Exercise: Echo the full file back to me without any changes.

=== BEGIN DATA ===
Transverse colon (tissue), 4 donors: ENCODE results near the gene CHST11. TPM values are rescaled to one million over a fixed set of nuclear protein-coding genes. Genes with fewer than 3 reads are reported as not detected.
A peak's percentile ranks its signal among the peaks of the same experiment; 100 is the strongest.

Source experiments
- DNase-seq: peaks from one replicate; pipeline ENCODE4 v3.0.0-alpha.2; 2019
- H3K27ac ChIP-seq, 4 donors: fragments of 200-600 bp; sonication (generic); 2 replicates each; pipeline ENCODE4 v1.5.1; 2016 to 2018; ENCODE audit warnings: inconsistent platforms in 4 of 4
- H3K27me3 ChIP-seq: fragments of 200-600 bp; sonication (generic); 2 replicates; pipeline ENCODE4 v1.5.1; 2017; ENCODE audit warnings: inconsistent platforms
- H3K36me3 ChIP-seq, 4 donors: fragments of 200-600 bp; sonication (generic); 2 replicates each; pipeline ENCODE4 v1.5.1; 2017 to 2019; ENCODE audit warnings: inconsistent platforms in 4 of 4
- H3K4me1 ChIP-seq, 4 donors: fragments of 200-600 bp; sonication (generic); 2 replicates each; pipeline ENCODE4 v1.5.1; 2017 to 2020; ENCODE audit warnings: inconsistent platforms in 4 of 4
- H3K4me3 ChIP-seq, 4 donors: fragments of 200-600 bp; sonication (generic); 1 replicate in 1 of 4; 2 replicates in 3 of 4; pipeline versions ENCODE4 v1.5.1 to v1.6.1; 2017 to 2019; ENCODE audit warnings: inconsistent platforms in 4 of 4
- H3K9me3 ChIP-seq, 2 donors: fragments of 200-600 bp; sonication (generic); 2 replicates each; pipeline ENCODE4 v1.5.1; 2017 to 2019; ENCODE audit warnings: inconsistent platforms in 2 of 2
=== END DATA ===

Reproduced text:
Transverse colon (tissue), 4 donors: ENCODE results near the gene CHST11. TPM values are rescaled to one million over a fixed set of nuclear protein-coding genes. Genes with fewer than 3 reads are reported as not detected.
A peak's percentile ranks its signal among the peaks of the same experiment; 100 is the strongest.

Source experiments
- DNase-seq: peaks from one replicate; pipeline ENCODE4 v3.0.0-alpha.2; 2019
- H3K27ac ChIP-seq, 4 donors: fragments of 200-600 bp; sonication (generic); 2 replicates each; pipeline ENCODE4 v1.5.1; 2016 to 2018; ENCODE audit warnings: inconsistent platforms in 4 of 4
- H3K27me3 ChIP-seq: fragments of 200-600 bp; sonication (generic); 2 replicates; pipeline ENCODE4 v1.5.1; 2017; ENCODE audit warnings: inconsistent platforms
- H3K36me3 ChIP-seq, 4 donors: fragments of 200-600 bp; sonication (generic); 2 replicates each; pipeline ENCODE4 v1.5.1; 2017 to 2019; ENCODE audit warnings: inconsistent platforms in 4 of 4
- H3K4me1 ChIP-seq, 4 donors: fragments of 200-600 bp; sonication (generic); 2 replicates each; pipeline ENCODE4 v1.5.1; 2017 to 2020; ENCODE audit warnings: inconsistent platforms in 4 of 4
- H3K4me3 ChIP-seq, 4 donors: fragments of 200-600 bp; sonication (generic); 1 replicate in 1 of 4; 2 replicates in 3 of 4; pipeline versions ENCODE4 v1.5.1 to v1.6.1; 2017 to 2019; ENCODE audit warnings: inconsistent platforms in 4 of 4
- H3K9me3 ChIP-seq, 2 donors: fragments of 200-600 bp; sonication (generic); 2 replicates each; pipeline ENCODE4 v1.5.1; 2017 to 2019; ENCODE audit warnings: inconsistent platforms in 2 of 2